Saturday, February 12, 2011

Lessons in Rejection for Valentine's Day

My first romantic interest in a boy occurred in the first grade. I rode the school bus with a sixth-grade boy who was tall, thin, had a dark complexion and always seemed to wear white t-shirts. His name was Lance. And I was smitten.

Considering I saw Lance almost every day of my elementary school commute, I made a point to sit next to him often and eavesdrop on all his conversations. After several months, I finally got up the nerve to interact with him. Being a first grader and unaware of how to act around boys, I found myself shyly talking to him and for some reason, sometimes pretending to be a puppy. I guess I thought since my own dogs were cute, he would think I was cute -- if I acted like a dog.

I have no more memories of our relationship. I can only assume why.

The following year, I fell in love again. This time with the neighbor boy. His name was Ryan and to this day, I swear he looks exactly like the kid from Rookie of the Year:

     {source: MovieMike.com}

Since my love shared the same name as my brother, everyone just called him “Older Ryan,” which I suppose is better than being called “Neighbor Ryan.” Although he was ten-years old at the time and I was seven, I was certain I could win his favor and help him to fall in love with me.

There were several defining moments in our relationship that would prove otherwise.

One of those instances occurred when we were playing baseball in my yard. My brother Ryan and Older Ryan decided to name their baseball team the A’s, in which case my younger sister decided our team should be called the B’s. The A’s were up to bat first and I was playing first base. Older Ryan’s first hit went straight towards the pond and had the makings of a home run. He was rounding first base on his way to second when I saw an excuse to playfully flirt with him. I grabbed on to the back of his shirt and pulled as hard as I could to stop him. Seeing that this tactic was getting me nowhere, (and only a seven-year old could explain why I did what I did next), I put his T-shirt in my mouth and latched on with my teeth. He kept running, and I kept dragging along behind him, arms and legs flailing on the ground. That is, until the force of his pulling actually ripped out one of my teeth and I started gushing blood all over his t-shirt. Not only was he disgusted by all my chomping and bleeding, but I never even found the tooth so violently taken from me in the name of love and therefore received no visit from the Tooth Fairy. It was a low point on many levels.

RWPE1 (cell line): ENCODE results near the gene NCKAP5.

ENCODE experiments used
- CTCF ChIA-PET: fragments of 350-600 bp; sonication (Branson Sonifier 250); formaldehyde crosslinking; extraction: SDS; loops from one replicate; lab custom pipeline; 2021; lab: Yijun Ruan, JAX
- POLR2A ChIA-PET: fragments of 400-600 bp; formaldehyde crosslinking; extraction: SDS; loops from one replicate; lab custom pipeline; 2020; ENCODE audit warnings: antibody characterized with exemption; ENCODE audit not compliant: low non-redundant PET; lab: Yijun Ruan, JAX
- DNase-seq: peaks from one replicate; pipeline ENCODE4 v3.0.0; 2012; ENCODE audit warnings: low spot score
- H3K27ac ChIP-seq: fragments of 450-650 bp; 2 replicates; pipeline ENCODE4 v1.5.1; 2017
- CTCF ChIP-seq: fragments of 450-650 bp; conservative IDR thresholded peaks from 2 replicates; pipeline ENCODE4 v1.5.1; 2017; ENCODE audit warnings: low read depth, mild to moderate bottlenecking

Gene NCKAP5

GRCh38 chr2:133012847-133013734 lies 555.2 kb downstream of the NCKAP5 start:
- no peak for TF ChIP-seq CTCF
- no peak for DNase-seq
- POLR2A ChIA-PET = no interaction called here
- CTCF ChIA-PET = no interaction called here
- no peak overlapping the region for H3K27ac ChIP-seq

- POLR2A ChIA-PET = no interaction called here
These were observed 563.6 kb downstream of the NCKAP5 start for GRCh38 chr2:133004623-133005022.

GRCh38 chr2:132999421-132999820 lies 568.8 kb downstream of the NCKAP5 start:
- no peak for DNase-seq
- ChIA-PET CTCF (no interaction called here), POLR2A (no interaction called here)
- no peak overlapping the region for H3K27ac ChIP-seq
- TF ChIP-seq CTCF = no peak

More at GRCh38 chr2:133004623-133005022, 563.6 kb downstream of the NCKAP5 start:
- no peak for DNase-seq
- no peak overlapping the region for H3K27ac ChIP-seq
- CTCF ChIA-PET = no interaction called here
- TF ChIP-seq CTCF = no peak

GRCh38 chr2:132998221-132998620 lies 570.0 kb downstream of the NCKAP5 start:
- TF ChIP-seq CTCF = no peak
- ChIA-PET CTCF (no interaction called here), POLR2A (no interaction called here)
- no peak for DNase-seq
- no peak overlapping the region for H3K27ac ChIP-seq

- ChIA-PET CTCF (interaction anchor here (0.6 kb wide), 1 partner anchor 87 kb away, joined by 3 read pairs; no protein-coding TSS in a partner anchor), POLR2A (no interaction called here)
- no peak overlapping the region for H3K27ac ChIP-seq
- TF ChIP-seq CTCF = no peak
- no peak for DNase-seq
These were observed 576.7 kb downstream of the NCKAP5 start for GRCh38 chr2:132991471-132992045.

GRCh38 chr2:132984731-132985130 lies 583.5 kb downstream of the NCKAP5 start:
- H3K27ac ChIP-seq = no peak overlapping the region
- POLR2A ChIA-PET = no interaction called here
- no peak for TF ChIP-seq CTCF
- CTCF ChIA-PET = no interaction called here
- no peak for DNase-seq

I wasn't ready to give up on Older Ryan though. A few weeks later, he came over to shoot BB guns with my brother in our backyard. I walked over to where they were targeting several Folgers cans and I tried to show Older Ryan my rabbit and tell him a really interesting story about what I normally fed her. Not surprisingly, he completely ignored me. Maybe it was because I looked like this:

schoolpic 
{Source: My mom makes me wear srunchies}